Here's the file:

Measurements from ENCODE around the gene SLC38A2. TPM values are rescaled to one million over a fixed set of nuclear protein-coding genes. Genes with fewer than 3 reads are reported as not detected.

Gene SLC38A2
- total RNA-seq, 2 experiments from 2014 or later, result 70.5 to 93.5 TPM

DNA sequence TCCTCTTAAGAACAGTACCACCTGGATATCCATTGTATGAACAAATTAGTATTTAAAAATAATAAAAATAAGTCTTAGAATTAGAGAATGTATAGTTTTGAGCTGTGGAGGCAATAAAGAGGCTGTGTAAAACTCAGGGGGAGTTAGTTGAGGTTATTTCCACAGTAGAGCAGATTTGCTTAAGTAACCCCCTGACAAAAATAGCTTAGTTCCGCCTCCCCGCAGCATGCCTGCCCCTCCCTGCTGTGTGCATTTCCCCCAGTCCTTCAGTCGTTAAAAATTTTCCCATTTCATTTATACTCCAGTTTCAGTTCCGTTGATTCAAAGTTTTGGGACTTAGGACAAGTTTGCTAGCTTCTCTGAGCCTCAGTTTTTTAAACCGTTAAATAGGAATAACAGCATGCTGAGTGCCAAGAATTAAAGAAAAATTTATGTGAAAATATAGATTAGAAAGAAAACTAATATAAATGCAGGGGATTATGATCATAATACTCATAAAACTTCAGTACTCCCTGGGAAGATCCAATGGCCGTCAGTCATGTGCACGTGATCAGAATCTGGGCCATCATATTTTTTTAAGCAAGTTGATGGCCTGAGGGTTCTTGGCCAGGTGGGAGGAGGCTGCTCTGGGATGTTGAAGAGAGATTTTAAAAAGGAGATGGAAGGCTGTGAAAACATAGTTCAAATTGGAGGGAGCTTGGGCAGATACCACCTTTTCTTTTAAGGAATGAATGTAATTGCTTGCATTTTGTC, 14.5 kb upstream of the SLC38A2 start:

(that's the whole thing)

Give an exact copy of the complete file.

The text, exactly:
Measurements from ENCODE around the gene SLC38A2. TPM values are rescaled to one million over a fixed set of nuclear protein-coding genes. Genes with fewer than 3 reads are reported as not detected.

Gene SLC38A2
- total RNA-seq, 2 experiments from 2014 or later, result 70.5 to 93.5 TPM

DNA sequence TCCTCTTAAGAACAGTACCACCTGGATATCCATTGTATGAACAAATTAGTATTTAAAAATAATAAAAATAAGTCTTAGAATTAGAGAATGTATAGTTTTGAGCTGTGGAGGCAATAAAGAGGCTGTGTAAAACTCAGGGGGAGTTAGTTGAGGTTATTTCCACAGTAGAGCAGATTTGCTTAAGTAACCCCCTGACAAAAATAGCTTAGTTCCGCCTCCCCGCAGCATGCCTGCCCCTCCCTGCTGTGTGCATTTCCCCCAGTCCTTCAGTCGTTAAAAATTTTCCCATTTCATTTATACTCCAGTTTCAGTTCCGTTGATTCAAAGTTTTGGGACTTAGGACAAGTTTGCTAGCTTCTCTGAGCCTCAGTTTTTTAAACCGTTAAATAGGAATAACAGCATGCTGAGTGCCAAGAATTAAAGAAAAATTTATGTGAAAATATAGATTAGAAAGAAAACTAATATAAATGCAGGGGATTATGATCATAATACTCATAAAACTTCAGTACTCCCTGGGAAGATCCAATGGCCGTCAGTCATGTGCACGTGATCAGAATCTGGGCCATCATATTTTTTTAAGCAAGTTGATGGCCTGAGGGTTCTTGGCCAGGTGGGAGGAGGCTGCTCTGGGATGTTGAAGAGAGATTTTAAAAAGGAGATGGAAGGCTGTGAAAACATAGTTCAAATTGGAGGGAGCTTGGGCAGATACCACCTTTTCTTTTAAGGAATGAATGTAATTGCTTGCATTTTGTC, 14.5 kb upstream of the SLC38A2 start: